Sunday 4 December 2016

Dear Patricia: I long for another baby but my husband doesn't want one

Patricia Redlich

Published 28/02/2010 | 05:00

I'm a 39-year-old mother of three, and for the past year I have been longing for another baby. The main problem is that my husband doesn't want one. He says he is content with three, and frankly finds it hard work. I see and respect his point of view, and don't want to push him. So I've tried to distract myself, throwing myself into my life, which is certainly busy with family, friends, career and hobbies. I appreciate what a lovely life I have with a good, supportive husband and three beautiful children.

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The ache, however, hasn't gone away. If anything, it seems to be getting worse. My husband is aware of how I feel, and if I really pushed the issue, he would probably agree to another baby just to make me happy, not least because he feels it has formed a wedge between us. For my part, I feel a bit distant from the world in general at the moment, possibly because it's not an issue that I would like to discuss with anyone else. Yet it seems to occupy my mind 24 hours a day. I'm jealous of those who are preg-nant, and almost as jealous of those who have just two children but are content.

I debate with myself constantly. My heart wants a baby and my head cautions against it. I don't want to be selfish. I also have my own concerns. What if the child has a disability and turns our lives upside-down? What if having another baby has a negative effect on my relationship with my husband? What if my other children lose out because time and money has to stretch to four? Am I wasting all the chances and talents I have been given, sacrificing them to become a mother of a large brood? I certainly know my parents would react negatively, thinking I'm too old, and mad to throw away my career.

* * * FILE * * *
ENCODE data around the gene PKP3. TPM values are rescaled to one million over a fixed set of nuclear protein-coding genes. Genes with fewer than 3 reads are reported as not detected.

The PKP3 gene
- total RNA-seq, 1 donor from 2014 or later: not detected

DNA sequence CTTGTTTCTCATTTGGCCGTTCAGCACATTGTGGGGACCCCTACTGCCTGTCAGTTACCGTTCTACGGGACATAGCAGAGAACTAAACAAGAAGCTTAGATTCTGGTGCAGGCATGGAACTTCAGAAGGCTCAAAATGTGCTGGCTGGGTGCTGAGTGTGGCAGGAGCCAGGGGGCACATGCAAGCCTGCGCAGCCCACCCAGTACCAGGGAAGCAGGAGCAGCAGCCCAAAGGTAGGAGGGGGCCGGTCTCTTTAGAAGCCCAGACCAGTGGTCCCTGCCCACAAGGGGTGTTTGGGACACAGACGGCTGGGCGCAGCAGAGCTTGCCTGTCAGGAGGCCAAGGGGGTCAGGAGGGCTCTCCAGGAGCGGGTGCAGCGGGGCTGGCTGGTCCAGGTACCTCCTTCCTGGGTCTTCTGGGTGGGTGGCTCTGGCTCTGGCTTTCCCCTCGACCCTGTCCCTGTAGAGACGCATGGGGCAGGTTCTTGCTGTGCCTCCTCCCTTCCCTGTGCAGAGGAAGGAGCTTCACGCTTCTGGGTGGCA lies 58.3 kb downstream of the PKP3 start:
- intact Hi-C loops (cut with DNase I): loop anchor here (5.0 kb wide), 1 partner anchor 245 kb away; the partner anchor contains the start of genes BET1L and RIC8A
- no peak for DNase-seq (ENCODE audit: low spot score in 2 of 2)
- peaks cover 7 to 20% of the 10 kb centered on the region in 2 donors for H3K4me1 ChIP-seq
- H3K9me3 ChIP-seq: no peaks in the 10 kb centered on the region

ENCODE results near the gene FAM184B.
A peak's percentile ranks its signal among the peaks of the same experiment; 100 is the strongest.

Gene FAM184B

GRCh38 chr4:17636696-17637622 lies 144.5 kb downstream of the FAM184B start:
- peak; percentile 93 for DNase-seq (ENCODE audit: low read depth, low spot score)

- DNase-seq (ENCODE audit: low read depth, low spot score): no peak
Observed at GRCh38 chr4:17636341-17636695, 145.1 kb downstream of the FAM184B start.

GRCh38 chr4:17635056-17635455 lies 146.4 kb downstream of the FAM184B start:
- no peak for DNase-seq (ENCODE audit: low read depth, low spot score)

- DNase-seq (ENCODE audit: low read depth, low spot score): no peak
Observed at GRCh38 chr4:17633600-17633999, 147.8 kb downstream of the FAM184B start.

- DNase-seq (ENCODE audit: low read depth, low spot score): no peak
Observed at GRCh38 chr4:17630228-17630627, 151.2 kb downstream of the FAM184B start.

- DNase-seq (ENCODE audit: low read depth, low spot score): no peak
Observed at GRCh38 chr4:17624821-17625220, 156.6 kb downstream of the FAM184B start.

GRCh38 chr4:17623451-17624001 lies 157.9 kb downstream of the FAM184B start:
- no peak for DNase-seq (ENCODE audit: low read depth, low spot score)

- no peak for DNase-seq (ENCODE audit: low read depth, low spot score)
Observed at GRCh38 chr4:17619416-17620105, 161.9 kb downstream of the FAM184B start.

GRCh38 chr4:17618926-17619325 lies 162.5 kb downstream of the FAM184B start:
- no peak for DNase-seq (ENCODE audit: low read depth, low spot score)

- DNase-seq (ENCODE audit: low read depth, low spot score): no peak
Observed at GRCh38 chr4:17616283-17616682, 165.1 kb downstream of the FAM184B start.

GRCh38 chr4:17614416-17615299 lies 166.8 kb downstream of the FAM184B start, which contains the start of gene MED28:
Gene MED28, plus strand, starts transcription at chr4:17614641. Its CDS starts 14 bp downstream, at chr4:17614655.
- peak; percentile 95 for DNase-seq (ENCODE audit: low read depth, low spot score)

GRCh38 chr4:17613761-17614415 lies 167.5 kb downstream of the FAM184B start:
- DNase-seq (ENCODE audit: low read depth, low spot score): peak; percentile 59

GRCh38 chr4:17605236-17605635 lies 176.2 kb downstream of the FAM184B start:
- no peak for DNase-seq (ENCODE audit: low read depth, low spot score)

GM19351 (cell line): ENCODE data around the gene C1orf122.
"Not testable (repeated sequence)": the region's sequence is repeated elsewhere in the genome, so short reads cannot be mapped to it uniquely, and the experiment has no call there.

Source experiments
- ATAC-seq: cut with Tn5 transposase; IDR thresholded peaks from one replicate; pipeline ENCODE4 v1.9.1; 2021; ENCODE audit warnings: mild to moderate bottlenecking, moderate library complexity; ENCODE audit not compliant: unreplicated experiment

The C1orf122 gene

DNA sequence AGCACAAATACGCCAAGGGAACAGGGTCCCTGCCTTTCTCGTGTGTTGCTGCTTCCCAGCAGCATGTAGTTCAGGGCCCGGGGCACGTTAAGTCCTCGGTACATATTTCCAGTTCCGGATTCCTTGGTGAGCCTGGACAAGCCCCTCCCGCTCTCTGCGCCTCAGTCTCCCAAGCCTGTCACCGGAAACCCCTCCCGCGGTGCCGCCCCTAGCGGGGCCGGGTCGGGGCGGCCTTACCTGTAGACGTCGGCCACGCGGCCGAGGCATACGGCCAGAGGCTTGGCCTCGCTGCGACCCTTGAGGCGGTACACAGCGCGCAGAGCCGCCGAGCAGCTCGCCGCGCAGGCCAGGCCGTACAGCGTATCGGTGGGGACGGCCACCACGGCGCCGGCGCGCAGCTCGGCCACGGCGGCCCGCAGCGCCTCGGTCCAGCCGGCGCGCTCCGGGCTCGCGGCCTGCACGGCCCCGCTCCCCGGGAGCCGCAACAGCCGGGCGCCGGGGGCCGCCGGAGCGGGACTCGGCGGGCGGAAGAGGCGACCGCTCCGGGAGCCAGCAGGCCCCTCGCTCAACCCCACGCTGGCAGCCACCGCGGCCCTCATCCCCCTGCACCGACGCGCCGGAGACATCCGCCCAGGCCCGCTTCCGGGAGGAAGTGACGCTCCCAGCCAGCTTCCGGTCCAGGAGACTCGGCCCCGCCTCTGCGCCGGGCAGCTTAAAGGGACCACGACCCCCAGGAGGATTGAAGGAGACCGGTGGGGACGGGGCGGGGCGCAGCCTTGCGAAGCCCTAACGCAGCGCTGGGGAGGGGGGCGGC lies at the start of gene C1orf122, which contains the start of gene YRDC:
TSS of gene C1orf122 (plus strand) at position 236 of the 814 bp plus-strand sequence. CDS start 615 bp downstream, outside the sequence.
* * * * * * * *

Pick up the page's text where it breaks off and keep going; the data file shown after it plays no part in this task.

Yet at the end of the day, I know that if I was pregnant in the morning I would be delighted, and confident that there is enough love in our house to manage anything. I also know that despite his doubts, my terrific husband would support me 100 per cent. I have tried so hard to talk myself out of this baby that I am totally confused, unhappy and really can't see the wood for the trees.

Patricia replies:

I'm sure there is enough love in your home to take on another baby. I'm sure, too, that your husband would step up to the plate if a pregnancy presented itself. I'm also sure that this isn't the point.

You're struggling with a decision. You're not sure yourself whether another baby would be a good idea or not. Deep down, you believe your longing is simple. If there were no outside forces questioning the whole idea, you'd go for it. That's not true. The opposition isn't just external -- like your husband firmly stating that he's finding things hard going as it is, or your parents thinking you'd be throwing away your career and that you're too old, to boot. You have reservations yourself. There's a dilemma going on right inside your own psyche.

That dilemma is not just about your head going one way and your heart another. It's about selfishness versus due concern for others, that constant balancing act we all engage in, the struggle between wish fulfilment and respecting someone else's point of view. Career versus child-minding? Women face it all the time. Ambition versus family involvement? Men face it all the time too. Biology is the reason you don't see this quite so clearly. Wanting another baby seems like another dimension, something qualitatively different to any other desire. Is it? Is it something almost holy, spiritual even, a necessity rather than an option, a sort of destiny, governed by other rules entirely? I am not for one second being facetious, or dismissive. I genuinely don't know.

I do know your husband is not the enemy. Which is why it's sad to hear that he feels this baby issue has formed a wedge between you. You are a good and loving woman, who has a dilemma. Don't make your husband the fall guy. Face it.

Sunday Independent

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